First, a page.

Also stationed there were Sergeants John Tutty, Bert Mills, Ernie Herbert and DS Tony Williams. PC's: Colin Williams, Geoff Hopkins, Phil Rees, Jim Humphreys, Barry Hicks, Deri Evans, Russell Morgan, Cyril Hendy, DC Ralph Rees, together with two young probationers, Phil Hopkins and Hugh Colley. It is with sadness that so many that we worked with have now gone on to patrol that beat in the sky.

There were of course many more, but your memory lets you down. However, I have fond memories of my time in the force and the men and women that I worked with - it was in my view a happy time.

Meg and I lived in the flat above the Police Station for a time – it was originally the Sergeant’s flat and both our daughters were born in Llandrindod Wells hospital. When space had to be found for Ken Howarth (Home Office Radio Engineer), one bedroom was given over to Ken and it became a compact two bedroom flat.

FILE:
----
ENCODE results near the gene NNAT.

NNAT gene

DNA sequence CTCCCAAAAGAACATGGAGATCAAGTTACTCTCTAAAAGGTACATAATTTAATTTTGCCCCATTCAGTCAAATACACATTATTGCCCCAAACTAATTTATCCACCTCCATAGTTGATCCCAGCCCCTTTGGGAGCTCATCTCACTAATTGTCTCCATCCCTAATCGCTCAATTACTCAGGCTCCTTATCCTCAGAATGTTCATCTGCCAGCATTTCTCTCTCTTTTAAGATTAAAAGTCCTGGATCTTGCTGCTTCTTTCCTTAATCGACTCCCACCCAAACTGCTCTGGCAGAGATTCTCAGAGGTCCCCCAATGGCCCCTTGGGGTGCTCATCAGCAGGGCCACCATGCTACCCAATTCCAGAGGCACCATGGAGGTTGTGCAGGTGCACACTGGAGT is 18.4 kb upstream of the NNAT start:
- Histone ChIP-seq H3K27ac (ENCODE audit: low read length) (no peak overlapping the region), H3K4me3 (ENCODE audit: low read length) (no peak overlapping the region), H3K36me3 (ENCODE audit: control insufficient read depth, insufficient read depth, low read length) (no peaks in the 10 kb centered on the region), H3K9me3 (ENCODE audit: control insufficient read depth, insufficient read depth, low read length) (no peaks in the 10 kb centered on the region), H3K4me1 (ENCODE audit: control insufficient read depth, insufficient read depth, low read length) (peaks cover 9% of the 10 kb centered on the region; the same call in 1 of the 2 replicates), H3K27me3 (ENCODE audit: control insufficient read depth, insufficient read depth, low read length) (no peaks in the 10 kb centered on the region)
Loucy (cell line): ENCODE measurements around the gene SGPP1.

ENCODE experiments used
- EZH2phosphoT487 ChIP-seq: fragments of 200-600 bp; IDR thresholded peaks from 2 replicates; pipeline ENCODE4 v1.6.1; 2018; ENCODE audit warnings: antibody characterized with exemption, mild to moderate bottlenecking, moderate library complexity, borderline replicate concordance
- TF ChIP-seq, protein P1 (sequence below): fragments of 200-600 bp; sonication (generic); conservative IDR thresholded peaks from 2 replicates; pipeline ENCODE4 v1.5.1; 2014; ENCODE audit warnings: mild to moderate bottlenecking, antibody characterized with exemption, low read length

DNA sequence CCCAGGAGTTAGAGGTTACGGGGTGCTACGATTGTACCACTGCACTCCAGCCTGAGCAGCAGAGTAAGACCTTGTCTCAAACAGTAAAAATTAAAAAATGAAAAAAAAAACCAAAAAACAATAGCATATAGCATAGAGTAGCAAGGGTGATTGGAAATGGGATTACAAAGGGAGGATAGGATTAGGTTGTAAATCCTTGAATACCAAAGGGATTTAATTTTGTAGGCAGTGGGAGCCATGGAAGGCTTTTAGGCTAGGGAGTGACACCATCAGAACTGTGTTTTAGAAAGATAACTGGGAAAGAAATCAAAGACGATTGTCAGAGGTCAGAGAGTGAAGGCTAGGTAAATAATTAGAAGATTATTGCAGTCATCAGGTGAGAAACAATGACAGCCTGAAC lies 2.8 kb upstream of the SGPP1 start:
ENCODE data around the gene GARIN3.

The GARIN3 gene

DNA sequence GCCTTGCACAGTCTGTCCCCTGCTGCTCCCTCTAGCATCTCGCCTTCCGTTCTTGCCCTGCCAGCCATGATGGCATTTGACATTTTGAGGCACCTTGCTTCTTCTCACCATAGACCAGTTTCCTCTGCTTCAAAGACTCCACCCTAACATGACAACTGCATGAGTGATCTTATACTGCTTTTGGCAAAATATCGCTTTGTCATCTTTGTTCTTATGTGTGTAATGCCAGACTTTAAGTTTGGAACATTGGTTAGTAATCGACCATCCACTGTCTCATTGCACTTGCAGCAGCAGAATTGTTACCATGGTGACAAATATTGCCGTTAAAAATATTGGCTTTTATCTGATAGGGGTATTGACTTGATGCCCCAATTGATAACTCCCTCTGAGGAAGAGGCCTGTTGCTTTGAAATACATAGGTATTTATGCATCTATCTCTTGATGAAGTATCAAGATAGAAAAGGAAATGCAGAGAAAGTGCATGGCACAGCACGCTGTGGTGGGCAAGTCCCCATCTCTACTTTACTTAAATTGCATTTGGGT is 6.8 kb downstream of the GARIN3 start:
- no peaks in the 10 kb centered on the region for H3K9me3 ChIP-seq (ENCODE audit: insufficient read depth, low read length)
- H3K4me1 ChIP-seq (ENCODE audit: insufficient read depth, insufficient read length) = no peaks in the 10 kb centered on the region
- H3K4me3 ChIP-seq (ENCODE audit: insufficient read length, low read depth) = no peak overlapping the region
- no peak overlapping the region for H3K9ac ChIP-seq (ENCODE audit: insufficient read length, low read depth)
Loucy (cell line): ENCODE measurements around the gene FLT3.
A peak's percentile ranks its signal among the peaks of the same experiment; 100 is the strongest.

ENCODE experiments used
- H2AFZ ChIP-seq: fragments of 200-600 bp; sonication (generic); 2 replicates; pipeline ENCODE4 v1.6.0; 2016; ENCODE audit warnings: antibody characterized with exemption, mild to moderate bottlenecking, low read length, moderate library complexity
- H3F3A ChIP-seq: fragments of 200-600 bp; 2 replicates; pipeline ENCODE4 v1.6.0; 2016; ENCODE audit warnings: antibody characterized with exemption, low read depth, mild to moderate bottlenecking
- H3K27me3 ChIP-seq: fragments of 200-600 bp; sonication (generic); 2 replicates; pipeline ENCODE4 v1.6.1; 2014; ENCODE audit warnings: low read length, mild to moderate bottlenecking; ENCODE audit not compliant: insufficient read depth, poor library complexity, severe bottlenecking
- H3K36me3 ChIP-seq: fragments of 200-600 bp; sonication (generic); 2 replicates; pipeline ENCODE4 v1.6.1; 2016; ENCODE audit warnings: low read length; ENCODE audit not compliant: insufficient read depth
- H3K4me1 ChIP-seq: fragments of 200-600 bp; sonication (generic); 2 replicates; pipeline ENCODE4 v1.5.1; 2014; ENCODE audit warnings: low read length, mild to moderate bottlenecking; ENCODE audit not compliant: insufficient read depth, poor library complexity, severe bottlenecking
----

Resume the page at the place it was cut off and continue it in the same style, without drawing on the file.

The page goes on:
About 10 years ago, Meg and I visited Llandrindod Wells station and introduced ourselves. We were given a tour of the nick including our old flat. Some of the rooms which were now being used as offices had the same wallpaper and the remains of the light pull over where our bed used to be!

I still remember the Welsh Nationalists troubles leading up to the investiture of Prince Charles as Prince of Wales in 1969. On the night shift we carried out pipeline patrols and checked quarry explosives stores. One particular inspection involved parking up the car and walking across fields to check on an inspection chamber for the Elan Valley pipeline - this little trip took 45 minutes on foot.

What I remember most that it was always freezing cold - I cannot recall the exact locations but by coincidence the pipeline crosses the river only 3 miles north of where I now live in Stourport-on-Severn. 

I transferred to West Mercia Constabulary in December 1970 and finally retired in 1992 having spent much of my service on traffic as a Sergeant working M5 and for a time M6, shortly after it opened through Birmingham, including Spaghetti Junction and the link to M5.